Jefferson Hayman, the modern-day Coburn

September 4, 2015 § Leave a comment

Jefferson Hayman is the modern-day Alvin Langdon Coburn. Ever since I saw Jeff’s work I knew I was looking at a future entry into the history of photography. After having known Jeff coming up on a decade, I am sure that Jeff’s vision was and is his own. This question begs to be asked because his style is so very akin to the work of Stieglitz, Steichen, and most of all, Coburn. As Coburn may have only enjoyed having an upstage position for about 15 years, I would bet that Hayman is going to be around for the long haul. What he has that is unique to the others is his presentation. That in itself, is as much about his art as is the photograph. Jeff is a conceptualist, a sculptor, and a photographer. All of these reasons are why we published him in “The New City.” If anyone goes to see the upcoming exhibition at the Eastman House (www.eastmanhouse.org) on Coburn, you might want to keep in mind the quiet artist who is making his way in the U.S. and overseas in a deliberate and focused attempt to merely do what he does. The fact that he is doing it very well and that there is no one like him, might give us pause to think what his show will look like when he is long gone. I am certain it will be astounding.

-Steven Albahari
Publisher, 21st Editions

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About the Contributors #8

August 28, 2015 § Leave a comment

John Wood in his introduction to The New City stated: “…Walt Whitman and Allen Ginsberg. Along with Hart Crane they were the great epic rhapsodists of America and the American experience, and MacLean Gander is one with them within that same tradition.” We were fortunate to publish two great epic poems: Hart Crane’s The Bridge, with Sheila Metzner, and MacLean Gander’s The New City, with Jefferson Hayman.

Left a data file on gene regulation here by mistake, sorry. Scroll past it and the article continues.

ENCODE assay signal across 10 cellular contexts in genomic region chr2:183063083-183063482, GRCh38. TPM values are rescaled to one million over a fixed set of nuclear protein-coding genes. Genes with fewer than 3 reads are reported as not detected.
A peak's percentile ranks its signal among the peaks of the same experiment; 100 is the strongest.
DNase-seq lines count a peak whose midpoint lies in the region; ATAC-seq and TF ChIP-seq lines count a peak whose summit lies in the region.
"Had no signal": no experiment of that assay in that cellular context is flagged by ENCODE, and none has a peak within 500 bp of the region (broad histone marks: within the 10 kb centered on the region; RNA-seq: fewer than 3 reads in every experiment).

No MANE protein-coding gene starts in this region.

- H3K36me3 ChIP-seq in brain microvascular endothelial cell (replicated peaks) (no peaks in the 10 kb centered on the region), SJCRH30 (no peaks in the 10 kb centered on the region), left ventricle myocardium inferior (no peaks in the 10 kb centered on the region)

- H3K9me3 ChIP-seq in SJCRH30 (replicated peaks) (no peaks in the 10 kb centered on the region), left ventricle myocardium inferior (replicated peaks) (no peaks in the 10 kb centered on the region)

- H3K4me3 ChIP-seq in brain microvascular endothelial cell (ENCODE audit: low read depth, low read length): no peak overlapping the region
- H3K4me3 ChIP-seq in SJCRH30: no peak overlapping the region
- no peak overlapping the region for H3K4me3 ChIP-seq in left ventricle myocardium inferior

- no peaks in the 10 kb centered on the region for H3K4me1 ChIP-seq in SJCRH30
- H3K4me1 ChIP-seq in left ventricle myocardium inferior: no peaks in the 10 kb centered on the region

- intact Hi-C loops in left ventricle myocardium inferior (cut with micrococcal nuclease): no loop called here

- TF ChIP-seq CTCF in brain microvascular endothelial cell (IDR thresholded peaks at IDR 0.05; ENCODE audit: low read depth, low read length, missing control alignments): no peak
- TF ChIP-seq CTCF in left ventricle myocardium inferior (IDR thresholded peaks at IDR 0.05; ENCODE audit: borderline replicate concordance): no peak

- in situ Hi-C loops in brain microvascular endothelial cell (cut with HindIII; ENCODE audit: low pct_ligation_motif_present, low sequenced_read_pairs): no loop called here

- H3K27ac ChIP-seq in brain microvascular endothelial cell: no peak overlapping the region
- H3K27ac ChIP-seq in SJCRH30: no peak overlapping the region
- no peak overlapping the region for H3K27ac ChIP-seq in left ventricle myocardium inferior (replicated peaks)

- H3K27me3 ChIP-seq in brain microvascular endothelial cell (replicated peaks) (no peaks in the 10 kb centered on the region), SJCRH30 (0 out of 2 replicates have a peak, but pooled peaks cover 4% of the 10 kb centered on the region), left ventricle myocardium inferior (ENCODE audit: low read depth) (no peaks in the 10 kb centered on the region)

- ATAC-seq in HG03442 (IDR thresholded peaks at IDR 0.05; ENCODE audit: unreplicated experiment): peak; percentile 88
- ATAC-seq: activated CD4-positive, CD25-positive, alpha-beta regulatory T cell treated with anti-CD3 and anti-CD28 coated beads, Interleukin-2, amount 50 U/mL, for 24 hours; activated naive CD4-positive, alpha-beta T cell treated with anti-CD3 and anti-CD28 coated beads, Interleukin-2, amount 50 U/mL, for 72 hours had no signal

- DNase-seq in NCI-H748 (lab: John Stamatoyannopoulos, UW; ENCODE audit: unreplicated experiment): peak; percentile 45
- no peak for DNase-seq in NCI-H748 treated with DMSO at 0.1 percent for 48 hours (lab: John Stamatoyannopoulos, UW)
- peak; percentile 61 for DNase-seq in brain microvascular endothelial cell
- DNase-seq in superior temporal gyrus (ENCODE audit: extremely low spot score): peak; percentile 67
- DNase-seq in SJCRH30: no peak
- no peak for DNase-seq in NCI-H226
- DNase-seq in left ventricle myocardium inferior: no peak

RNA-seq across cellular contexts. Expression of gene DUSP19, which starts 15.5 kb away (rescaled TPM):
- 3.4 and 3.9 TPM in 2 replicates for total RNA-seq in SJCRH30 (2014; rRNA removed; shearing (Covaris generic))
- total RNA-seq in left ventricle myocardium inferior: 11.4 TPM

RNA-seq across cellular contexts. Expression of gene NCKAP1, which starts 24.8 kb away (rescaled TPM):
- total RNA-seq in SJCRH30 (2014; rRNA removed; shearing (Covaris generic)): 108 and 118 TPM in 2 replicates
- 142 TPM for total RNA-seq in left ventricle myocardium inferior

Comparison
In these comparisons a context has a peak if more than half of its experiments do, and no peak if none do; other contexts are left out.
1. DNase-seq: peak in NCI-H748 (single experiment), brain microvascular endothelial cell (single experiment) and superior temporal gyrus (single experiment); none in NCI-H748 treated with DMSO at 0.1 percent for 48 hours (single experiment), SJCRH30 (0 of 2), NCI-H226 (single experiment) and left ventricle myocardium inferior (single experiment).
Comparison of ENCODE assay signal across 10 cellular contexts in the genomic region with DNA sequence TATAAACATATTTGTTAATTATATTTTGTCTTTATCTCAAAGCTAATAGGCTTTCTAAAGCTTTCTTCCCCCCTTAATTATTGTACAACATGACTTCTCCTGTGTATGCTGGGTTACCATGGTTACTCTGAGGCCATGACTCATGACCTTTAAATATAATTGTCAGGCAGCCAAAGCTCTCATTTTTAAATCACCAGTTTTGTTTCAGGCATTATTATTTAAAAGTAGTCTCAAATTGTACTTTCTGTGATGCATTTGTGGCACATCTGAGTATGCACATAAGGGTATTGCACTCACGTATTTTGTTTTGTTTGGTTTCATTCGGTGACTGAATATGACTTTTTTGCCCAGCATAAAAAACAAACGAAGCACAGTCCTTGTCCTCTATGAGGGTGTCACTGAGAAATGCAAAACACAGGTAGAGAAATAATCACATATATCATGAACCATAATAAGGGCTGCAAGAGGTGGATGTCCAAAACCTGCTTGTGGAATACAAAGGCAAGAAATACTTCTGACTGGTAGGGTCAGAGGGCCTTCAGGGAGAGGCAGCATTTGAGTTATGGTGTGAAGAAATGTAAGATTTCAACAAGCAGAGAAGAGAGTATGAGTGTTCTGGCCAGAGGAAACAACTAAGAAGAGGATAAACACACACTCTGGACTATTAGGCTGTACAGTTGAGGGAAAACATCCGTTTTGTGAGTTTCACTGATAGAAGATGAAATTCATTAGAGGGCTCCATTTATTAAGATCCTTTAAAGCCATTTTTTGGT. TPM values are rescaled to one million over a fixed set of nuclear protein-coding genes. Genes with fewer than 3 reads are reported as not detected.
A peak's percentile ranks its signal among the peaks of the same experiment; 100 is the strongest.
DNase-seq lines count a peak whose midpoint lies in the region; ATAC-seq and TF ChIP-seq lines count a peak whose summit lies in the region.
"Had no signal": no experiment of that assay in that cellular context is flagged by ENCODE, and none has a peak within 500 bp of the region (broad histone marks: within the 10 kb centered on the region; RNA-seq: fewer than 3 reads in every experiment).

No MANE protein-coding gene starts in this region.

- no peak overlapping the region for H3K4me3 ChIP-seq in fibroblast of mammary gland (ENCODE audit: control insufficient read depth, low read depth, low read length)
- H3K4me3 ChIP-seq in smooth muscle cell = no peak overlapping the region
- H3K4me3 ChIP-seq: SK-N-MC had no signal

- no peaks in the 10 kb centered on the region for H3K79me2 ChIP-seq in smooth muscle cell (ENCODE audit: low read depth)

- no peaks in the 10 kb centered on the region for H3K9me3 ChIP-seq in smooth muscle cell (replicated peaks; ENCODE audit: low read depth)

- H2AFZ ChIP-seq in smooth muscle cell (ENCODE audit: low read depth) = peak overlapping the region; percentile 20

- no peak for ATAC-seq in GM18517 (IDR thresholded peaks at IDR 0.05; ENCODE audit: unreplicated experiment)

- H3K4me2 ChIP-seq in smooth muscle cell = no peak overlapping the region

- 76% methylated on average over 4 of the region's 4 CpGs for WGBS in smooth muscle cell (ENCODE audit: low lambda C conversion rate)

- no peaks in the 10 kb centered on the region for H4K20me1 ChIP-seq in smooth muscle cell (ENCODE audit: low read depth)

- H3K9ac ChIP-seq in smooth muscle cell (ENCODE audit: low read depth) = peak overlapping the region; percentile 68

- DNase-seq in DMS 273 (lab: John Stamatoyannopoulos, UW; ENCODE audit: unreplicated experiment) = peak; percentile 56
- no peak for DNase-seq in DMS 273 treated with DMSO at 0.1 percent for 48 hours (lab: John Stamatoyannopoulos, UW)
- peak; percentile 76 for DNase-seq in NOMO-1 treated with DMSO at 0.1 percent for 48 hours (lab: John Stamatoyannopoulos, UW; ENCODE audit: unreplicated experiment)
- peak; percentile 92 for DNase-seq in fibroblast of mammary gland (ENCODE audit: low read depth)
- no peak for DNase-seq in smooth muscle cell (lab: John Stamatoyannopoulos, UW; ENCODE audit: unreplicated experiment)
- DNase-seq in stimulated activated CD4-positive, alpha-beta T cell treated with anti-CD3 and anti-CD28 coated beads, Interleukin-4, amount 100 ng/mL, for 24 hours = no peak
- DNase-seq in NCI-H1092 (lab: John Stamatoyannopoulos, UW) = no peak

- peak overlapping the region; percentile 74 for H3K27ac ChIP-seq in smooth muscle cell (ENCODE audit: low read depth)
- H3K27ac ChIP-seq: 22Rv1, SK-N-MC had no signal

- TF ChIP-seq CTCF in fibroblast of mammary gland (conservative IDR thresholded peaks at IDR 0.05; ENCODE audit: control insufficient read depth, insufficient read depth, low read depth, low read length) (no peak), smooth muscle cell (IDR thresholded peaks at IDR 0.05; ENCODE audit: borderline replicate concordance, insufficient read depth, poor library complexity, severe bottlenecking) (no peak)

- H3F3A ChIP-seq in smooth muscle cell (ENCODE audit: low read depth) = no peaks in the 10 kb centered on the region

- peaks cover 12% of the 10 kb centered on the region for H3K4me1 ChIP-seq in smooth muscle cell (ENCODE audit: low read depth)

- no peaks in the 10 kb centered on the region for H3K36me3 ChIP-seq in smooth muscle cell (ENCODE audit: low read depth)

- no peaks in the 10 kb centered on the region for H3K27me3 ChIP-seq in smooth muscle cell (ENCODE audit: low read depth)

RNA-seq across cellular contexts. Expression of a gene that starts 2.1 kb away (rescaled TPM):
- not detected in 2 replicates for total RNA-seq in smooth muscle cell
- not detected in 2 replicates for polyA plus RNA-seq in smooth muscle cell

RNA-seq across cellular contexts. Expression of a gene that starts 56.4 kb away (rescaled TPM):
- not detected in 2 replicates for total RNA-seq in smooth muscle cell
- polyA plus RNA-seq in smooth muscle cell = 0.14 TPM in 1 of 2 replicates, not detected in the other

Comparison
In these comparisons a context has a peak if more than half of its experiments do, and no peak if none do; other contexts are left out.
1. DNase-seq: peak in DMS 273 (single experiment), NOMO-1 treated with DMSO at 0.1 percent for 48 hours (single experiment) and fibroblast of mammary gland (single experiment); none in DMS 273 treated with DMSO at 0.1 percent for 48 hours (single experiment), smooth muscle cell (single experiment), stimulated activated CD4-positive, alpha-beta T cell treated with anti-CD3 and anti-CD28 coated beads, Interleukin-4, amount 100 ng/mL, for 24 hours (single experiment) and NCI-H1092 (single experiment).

Coda: The New City
BY MACLEAN GANDER

This new city is so perfectly described it ends the past,
Not like a death but like the end of a story
That you remember always, in the fondest way, without regret.

This new city holds a lantern against the moon & illuminates it.

The walkways share a fragrance of undiscovered flowers,
Children carry balloons like talismans as they play their games,
Invented & forgotten each day, like rumors of forgiveness.

This new city is a firefly—one of the fireflies that return each summer
So that fireflies come back even though each one dies.

This new city is a place without you, a place where I knew you
But now you are gone. My hands hold a river. If you were water

I would drink you so deeply my thirst would be endless, to drink you.

In this new city we watch the sun rise & set, golden claims
On the sky, indifferent to anything but its endlessness & perfection.

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The Bridge
BY HART CRANE

As John Wood wrote in his introduction: We look at the gothic arch, that high window of the American cathedral, at those steel, harp-string cable wires, and we see the spiritual side of the vision that Crane addressed in “To Brooklyn Bridge,” the opening poem of his epic. Here the altar of heaven and the music of angels are conjoined:

O harp and altar, of the fury fused,
(How could mere toil align thy choiring strings!)
Terrific threshold of the prophet’s pledge,
. . . we have seen night lifted in thine arms.

Under thy shadow by the piers I waited;
Only in darkness is thy shadow clear.
The City’s fiery parcels all undone,
Already snow submerges an iron year . . .

O Sleepless as the river under thee,
Vaulting the sea, the prairies’ dreaming sod,
Unto us lowliest sometime sweep, descend
And of the curveship lend a myth to God.

TheBridge

#8/16: New York

May 7, 2014 § Leave a comment

21st Editions is now celebrating sixteen years of The Art of the Book! In this series of sixteen emails we are sharing with you a chronology of highlights, events, and stories from the beginning of our unique publishing endeavor up until now. We hope you enjoy them.